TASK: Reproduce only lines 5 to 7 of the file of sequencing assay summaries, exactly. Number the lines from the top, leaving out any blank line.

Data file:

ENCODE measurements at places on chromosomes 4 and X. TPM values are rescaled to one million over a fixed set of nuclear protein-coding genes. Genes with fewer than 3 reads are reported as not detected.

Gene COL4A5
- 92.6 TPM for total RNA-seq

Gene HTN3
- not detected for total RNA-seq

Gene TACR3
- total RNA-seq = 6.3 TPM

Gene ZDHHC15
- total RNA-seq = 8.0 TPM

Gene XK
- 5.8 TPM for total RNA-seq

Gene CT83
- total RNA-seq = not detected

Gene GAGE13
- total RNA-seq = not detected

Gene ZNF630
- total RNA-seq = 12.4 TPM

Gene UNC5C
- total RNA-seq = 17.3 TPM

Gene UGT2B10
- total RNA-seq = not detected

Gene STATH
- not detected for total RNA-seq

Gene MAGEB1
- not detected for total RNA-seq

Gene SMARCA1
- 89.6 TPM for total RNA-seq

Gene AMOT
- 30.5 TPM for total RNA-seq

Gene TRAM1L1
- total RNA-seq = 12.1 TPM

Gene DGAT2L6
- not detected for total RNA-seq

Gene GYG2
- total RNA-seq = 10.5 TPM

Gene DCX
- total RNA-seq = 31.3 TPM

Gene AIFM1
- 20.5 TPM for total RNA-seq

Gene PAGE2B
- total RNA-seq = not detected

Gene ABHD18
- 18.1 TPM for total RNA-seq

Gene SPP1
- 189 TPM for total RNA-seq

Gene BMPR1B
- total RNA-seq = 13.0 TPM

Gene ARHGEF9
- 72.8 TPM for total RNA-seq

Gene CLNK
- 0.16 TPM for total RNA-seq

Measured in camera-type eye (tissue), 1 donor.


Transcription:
- not detected for total RNA-seq

Gene TACR3
- total RNA-seq = 6.3 TPM